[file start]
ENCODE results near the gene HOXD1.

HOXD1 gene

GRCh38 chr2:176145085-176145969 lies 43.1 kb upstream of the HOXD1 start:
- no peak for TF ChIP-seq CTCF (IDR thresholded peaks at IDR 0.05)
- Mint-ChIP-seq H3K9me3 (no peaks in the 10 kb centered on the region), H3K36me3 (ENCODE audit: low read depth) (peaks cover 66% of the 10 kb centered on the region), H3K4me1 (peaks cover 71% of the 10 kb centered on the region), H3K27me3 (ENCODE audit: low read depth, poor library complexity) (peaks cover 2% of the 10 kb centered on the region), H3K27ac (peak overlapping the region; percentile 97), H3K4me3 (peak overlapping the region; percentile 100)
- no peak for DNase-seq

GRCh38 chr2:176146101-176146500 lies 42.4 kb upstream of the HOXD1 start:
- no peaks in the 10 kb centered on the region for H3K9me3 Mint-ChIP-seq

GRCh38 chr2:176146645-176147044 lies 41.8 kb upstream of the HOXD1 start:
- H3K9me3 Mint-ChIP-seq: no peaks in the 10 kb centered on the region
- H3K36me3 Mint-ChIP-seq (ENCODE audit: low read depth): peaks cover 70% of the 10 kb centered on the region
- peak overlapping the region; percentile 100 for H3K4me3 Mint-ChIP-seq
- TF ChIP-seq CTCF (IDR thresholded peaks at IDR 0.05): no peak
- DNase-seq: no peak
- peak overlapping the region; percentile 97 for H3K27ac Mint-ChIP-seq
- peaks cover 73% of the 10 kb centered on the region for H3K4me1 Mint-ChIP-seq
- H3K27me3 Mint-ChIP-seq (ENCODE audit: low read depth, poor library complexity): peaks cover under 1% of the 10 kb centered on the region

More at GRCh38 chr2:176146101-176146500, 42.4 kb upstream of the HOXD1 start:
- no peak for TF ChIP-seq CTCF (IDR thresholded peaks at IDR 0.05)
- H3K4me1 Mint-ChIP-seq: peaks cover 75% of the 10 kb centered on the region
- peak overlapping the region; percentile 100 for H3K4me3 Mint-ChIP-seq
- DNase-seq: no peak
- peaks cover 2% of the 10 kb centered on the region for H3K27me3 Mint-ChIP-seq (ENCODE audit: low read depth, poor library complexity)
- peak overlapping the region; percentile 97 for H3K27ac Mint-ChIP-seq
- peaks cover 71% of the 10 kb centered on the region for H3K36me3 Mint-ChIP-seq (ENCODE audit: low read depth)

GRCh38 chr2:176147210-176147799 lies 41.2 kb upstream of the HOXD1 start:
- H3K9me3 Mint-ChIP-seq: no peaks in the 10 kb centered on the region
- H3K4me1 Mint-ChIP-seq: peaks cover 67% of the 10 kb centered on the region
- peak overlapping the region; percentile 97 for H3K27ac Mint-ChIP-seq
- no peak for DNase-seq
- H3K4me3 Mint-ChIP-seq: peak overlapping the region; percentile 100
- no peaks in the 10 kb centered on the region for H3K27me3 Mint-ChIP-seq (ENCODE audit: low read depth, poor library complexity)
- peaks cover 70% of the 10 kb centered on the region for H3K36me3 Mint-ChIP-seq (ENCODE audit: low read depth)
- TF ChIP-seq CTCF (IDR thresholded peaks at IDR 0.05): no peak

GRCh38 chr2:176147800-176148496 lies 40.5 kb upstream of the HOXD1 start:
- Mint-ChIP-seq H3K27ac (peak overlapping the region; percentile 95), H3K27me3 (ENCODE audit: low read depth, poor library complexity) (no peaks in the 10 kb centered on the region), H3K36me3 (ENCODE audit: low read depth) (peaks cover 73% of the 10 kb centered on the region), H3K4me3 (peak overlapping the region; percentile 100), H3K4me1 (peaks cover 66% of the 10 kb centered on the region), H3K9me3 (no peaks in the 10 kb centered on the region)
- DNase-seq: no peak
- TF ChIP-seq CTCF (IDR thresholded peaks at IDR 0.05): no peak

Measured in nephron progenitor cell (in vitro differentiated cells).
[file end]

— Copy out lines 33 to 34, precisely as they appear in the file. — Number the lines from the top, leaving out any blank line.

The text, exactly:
- peaks cover 70% of the 10 kb centered on the region for H3K36me3 Mint-ChIP-seq (ENCODE audit: low read depth)
- TF ChIP-seq CTCF (IDR thresholded peaks at IDR 0.05): no peak